Fugitive’s lover could be in prison 7 years

28 Sep 2015 | Author: | No comments yet »

Fugitive’s lover could be in prison 7 years.

Joyce Mitchell, the prison seamstress believed to be romantically interested in at least one of the prisoners, smuggled tools in hamburger meat that the prisoners used in an incredible “Shawshank Redemption” style escape. PLATTSBURGH, N.Y. • A remorseful, tearful former prison worker who helped two convicted murderers escape from a maximum-security lockup by providing them with tools was sentenced Monday to up to seven years behind bars. Mitchell, 51, pleaded guilty in July in a deal that allowed her to sidestep charges for an alleged plot to kill her husband and for any sexual contact with Sweat and Matt. Prosecutors also want $120,000 to cover the cost of damage done to the Clinton Correctional Facility when the two prisoners tunneled through walls and pipes to escape. Sobbing throughout the court appearance, Joyce Mitchell begged Judge Kevin Ryan of Clinton County Supreme Court in Plattsburgh, N.Y., for forgiveness, saying she never intended to cause anyone harm in the June 6 escape.

Even though the actual sentence was already set as part of the plea bargain, Mitchell suggested to the judge that he might go easier on her, suggesting she would wear an ankle bracelet for the rest of her life. The felony contraband charge carries a sentence of 2-1/3 to 7 years in prison, but Mitchell’s lawyer has said she is unlikely to be locked up for more than four years with time off for good behavior. She pleaded guilty July 28 to two charges in connection with her efforts to help Richard Matt and David Sweat escape from the state prison in Dannemora, N.Y., near the Canadian border. “If I could take it all back, I would,” Mitchell said, reading a two-page handwritten note on yellow paper. “I am still trying to acknowledge my actions and understand why I did what I did.” The escape led to a three-week manhunt through the Adirondacks that ended with Matt being shot and killed and Sweat being captured. Mitchell entered the courtroom in tears and continued to cry throughout most of the 35-minute sentencing, and even removed her glasses to wipe her eyes. Ryan noted that he had received letters from the public urging him to give Mitchell a stiffer sentence and explained she was getting the maximum for the charge in her plea.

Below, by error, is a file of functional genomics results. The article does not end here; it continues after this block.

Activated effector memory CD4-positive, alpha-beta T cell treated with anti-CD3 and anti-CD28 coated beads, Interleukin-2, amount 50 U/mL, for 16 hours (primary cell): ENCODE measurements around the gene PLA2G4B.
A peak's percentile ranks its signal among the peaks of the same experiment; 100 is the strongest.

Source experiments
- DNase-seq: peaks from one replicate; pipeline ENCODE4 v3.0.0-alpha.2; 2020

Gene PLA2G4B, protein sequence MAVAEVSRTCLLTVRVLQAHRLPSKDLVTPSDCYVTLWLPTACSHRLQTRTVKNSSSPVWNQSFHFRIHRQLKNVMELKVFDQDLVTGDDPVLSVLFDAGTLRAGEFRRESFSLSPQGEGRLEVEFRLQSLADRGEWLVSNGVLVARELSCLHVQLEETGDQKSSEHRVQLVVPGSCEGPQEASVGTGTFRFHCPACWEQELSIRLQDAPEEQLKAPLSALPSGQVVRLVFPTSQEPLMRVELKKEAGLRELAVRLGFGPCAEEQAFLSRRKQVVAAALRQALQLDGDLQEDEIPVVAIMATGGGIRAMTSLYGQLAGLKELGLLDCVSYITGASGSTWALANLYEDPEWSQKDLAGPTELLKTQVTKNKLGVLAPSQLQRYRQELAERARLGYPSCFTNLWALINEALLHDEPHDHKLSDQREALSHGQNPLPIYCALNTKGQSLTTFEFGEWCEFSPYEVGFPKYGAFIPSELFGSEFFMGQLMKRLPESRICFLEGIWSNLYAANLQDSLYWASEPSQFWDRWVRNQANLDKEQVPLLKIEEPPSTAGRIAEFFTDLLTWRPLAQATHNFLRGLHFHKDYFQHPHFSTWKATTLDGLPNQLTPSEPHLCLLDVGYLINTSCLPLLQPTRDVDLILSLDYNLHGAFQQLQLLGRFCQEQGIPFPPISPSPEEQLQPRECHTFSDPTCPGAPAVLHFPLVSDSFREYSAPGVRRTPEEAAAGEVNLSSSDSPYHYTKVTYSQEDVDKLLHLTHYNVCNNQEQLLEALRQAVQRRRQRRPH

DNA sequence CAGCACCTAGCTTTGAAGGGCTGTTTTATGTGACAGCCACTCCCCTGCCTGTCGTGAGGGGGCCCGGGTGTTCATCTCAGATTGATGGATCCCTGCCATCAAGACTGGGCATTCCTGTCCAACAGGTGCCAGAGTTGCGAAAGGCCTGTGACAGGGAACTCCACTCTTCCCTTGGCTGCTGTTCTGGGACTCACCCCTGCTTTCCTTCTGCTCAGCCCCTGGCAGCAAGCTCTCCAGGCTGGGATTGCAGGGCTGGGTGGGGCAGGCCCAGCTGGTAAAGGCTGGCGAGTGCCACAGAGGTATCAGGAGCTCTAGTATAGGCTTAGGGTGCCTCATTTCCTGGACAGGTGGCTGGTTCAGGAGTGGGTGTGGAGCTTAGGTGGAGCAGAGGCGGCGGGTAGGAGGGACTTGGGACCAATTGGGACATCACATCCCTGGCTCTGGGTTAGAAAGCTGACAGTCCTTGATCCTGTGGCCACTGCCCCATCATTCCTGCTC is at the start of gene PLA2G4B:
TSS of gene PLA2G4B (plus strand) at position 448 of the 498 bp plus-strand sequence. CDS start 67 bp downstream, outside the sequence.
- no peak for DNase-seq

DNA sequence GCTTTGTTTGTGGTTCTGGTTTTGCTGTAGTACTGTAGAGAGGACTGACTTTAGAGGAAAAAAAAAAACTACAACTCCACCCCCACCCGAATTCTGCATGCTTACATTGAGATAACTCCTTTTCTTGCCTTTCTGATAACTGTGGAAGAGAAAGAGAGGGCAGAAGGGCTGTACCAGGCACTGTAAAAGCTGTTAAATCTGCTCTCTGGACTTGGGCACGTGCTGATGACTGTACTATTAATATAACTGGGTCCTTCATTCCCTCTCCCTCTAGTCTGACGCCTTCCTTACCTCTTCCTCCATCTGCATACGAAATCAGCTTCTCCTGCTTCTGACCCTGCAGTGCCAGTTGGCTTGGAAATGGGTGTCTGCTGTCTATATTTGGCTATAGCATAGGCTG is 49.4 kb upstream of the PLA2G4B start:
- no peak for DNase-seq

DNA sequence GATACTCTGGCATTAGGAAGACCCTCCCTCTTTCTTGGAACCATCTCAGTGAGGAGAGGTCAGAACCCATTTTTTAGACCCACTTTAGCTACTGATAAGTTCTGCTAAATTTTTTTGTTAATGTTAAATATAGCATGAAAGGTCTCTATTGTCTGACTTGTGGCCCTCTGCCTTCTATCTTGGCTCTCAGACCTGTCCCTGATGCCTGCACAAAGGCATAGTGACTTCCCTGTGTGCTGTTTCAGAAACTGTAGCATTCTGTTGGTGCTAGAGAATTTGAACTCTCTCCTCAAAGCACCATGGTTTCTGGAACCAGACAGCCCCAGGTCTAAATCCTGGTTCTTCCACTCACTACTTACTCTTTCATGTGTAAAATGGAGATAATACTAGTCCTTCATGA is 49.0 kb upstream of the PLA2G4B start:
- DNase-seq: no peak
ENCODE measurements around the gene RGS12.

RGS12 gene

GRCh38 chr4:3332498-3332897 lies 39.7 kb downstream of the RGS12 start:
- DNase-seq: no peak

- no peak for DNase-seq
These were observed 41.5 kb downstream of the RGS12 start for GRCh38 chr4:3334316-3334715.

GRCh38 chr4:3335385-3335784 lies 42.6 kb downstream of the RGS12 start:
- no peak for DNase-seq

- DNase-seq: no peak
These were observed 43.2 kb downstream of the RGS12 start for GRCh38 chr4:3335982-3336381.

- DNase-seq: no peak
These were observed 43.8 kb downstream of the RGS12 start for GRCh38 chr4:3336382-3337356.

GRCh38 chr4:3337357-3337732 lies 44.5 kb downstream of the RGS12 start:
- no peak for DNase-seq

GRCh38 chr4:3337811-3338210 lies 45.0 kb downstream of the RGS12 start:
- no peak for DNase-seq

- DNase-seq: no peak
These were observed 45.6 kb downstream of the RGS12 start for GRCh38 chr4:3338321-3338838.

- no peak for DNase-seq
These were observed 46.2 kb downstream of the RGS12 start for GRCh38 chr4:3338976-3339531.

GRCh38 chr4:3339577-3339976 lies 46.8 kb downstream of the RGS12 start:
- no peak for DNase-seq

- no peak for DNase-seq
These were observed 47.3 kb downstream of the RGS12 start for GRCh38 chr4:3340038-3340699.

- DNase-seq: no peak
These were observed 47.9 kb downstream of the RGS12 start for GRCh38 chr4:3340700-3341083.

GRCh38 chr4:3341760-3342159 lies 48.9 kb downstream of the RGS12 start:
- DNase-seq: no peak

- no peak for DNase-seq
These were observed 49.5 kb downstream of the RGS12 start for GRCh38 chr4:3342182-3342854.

She apologized to the community, her former co-workers and the law enforcement officers for the weeks of fear, disruption and inconvenience the search caused. In an exclusive interview with TODAY, Mitchell said the two men — both serving life for murder — wanted her to meet them after the escape with a getaway car. “I was supposed to come up and park by the manhole that they were gonna be coming out of. Mitchell’s lawyer objected to the sum, which will be the subject of a hearing at a later date — and he also suggested that Matt and Sweat may have had other accomplices who have not been caught. “I believe there was other assistance somehow provided to these men,” the defense lawyer. She had a intimate relationship with Matt and sneaked hacksaw blades and other tools to the pair to help their escape through thick walls and metal pipes.

Mitchell was expected to be the escapees’ getaway driver, but she said she expected the inmates, both convicted murderers, would kill her if she showed up with a car that June 6 morning. “They would have had the vehicle. They wouldn’t have needed me,” Mitchell said in a teary-eyed interview with NBC Today host Matt Lauer that aired Sept. 18. “I had no intention of ever showing up.” Mitchell said she was afraid to stop aiding the men’s escape, which included a plot to give her husband pills to drug him and ultimately have the murderers kill him. “I knew I was in so far that I had to just keep going along with it,” she said. “So when Mr. I’m just somebody that got caught up in something she couldn’t get out of.” Officials said the convicts used tools to cut their way out of their adjacent cells and get into the catwalk between the cell block walls. A prison guard, Gene Palmer, who authorities have said unwittingly abetted the escape plot, has pleaded not guilty to a charge of promoting prison contraband.

In exchange, she will waive her right to appeal and will cooperate with the continued investigation into the prison break. “Because the evidence was so overwhelming … she wanted to expedite her case proceedings and move on with the matter,” Clinton County District Attorney Andrew Wylie told reporters outside the court

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